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Bishopthorpe Palace facts for kids

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Bishopthorpe Palace viewed from the Ouse, 1995

Bishopthorpe Palace is a country house and historic house at Bishopthorpe, to the south of York, in the City of York unitary authority and ceremonial county of North Yorkshire, England. It is situated on the River Ouse and is the official residence of the Archbishop of York; within the local area it is sometimes simply called "the Archbishop's Palace".

In 1226, Archbishop Grey bought the manor house at what was then St. Andrewthorpe and gave it to the Dean and Chapter of York Minster. Since then, the village became known as Bishopthorpe. In 1241 he built a Manor House and Chapel on the site. A red brick north wing was built in the fifteenth century and the Gatehouse was built in 1765. In 1863, a water tower was built to extract water from a well, rather than using river water for drinking. The tower was demolished in 1946 but some foundations are still visible in garden of Iona Lodge.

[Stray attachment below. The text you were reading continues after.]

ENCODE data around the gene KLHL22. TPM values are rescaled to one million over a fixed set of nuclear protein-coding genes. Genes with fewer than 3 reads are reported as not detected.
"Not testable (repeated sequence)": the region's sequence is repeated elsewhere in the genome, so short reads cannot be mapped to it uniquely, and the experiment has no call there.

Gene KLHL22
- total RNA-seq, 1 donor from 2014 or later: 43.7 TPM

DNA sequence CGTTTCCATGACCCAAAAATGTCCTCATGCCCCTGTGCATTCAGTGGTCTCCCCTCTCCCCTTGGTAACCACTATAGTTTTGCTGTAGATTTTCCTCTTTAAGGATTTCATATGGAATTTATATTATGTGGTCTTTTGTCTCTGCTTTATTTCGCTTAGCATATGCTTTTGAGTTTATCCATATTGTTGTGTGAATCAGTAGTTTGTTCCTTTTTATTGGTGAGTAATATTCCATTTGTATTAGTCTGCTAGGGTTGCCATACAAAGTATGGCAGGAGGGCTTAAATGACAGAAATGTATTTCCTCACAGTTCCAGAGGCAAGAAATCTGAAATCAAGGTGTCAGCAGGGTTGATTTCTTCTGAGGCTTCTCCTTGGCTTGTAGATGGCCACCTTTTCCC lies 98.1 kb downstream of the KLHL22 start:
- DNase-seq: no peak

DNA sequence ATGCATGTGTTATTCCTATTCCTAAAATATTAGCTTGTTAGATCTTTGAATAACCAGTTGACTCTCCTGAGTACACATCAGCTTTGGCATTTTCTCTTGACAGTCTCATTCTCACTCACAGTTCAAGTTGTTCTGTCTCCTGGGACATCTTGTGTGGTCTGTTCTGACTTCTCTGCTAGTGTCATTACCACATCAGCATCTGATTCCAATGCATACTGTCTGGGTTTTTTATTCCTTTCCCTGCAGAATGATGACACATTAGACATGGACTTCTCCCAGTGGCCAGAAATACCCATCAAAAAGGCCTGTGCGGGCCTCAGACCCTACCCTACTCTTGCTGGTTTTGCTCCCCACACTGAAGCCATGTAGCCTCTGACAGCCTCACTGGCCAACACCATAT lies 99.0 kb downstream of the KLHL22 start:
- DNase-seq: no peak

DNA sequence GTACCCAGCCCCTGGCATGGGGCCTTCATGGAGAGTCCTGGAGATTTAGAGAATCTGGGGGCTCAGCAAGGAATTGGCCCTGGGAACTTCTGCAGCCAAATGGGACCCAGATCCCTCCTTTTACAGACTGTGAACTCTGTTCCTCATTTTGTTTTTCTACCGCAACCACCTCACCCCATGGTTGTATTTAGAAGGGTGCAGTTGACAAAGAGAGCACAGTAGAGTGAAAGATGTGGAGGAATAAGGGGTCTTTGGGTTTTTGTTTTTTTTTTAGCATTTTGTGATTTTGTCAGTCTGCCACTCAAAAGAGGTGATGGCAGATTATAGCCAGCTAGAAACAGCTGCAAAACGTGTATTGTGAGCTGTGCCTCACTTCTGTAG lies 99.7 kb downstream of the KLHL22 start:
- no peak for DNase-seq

The palace is a Grade I listed building in a wooded, rural setting and includes a gatehouse, stables, a brewhouse and brewster's cottage. It was remodelled by Thomas Atkinson between 1763 and 1769.

Archbishop John Sentamu did not initially move into the palace, as it was just beginning a major renovation and restoration at the time.

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